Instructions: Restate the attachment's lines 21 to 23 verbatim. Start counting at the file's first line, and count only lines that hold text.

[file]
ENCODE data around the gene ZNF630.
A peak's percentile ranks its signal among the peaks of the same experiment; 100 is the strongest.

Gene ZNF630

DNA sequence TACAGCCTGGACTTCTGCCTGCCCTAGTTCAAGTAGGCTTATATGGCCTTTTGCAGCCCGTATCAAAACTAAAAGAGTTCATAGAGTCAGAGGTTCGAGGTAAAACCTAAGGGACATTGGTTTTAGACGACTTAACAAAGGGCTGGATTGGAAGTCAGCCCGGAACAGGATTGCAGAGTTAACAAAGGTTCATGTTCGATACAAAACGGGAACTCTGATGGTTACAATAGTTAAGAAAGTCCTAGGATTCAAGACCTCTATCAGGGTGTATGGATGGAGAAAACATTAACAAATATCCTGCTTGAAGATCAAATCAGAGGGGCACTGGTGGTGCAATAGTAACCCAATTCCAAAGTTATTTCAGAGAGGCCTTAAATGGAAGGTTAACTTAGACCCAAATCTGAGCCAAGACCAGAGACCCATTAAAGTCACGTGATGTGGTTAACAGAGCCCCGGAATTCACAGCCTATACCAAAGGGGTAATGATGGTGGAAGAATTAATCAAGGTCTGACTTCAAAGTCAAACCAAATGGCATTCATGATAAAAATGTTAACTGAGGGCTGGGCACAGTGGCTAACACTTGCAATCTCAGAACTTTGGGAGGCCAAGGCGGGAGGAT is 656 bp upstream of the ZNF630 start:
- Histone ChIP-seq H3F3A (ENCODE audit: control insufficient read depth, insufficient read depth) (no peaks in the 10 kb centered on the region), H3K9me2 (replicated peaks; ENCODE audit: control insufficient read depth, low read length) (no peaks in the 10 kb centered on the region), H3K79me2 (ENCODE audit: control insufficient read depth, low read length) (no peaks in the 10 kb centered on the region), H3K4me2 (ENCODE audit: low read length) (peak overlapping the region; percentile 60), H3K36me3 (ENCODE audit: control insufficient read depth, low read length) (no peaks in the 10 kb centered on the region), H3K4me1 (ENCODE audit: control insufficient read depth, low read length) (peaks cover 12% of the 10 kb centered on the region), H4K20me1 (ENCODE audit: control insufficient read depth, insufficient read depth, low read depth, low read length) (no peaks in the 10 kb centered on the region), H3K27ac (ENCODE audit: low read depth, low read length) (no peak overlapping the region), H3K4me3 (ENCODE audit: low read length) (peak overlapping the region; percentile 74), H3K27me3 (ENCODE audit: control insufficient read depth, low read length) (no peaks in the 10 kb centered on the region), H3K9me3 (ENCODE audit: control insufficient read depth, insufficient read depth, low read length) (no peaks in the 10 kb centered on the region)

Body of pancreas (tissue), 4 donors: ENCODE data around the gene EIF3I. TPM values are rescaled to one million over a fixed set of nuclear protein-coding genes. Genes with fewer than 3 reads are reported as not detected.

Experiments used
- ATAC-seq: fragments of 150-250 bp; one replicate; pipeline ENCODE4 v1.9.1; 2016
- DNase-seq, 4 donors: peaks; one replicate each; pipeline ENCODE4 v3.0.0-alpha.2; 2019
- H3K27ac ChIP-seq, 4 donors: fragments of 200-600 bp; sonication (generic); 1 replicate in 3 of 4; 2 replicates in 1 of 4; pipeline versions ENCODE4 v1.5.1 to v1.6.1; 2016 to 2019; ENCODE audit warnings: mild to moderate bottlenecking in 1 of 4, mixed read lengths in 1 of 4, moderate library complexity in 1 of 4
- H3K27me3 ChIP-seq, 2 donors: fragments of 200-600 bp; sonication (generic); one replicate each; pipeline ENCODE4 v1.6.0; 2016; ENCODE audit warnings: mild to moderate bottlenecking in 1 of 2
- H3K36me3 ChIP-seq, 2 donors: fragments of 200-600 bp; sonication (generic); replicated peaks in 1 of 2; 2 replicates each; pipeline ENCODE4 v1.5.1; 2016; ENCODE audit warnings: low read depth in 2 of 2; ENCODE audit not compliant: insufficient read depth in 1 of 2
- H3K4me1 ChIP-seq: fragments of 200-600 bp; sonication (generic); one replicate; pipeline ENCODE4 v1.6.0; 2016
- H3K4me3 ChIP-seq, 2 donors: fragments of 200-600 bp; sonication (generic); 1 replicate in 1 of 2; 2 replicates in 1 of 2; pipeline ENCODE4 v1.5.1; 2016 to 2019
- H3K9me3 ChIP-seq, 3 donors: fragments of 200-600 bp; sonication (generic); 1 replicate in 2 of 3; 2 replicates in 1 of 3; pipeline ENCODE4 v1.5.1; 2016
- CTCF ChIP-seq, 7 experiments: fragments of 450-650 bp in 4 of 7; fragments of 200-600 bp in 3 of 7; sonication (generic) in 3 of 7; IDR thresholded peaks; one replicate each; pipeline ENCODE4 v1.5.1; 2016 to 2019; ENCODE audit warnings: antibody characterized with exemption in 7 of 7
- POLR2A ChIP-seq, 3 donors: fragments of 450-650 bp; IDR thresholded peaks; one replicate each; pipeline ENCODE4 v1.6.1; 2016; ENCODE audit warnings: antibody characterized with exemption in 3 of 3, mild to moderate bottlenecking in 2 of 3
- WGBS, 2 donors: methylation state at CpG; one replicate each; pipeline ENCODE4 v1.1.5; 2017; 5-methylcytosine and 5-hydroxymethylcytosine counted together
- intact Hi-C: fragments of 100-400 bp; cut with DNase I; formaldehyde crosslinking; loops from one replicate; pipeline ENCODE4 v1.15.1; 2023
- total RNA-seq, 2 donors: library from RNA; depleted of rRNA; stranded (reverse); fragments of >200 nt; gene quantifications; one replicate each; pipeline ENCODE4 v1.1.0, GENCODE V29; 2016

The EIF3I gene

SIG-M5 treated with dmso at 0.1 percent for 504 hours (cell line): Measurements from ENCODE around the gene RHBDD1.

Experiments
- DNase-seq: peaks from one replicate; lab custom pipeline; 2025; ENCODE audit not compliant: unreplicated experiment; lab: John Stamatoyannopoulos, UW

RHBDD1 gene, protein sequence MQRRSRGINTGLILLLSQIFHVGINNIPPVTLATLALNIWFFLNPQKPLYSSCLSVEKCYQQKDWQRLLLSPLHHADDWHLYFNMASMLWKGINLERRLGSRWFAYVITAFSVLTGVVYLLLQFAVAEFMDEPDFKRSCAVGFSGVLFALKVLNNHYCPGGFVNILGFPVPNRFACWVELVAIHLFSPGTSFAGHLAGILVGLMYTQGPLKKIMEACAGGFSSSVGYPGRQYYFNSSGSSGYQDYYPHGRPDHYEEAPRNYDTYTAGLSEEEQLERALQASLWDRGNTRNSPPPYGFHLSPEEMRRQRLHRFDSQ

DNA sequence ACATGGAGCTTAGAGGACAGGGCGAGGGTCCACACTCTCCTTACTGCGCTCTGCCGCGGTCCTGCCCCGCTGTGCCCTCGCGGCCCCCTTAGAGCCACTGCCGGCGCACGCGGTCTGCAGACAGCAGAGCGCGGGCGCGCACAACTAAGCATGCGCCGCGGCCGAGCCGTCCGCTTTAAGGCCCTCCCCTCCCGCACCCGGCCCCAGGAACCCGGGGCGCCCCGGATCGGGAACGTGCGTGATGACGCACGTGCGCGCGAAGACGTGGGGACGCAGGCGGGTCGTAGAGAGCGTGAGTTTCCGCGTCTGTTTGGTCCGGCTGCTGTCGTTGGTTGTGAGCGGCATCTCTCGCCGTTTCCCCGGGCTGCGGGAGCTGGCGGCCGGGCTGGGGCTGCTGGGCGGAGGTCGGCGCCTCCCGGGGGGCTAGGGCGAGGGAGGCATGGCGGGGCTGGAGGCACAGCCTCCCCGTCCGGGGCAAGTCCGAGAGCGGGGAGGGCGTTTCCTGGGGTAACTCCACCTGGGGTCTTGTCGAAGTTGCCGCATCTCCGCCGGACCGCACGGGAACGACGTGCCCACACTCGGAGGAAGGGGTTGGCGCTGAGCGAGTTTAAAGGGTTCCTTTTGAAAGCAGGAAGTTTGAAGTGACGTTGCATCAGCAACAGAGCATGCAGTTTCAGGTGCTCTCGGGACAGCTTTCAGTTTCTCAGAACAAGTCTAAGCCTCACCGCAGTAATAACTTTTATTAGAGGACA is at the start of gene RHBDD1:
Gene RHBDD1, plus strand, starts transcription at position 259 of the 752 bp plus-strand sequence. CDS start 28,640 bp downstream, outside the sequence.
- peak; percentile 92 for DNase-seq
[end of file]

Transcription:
The EIF3I gene

SIG-M5 treated with dmso at 0.1 percent for 504 hours (cell line): Measurements from ENCODE around the gene RHBDD1.

Experiments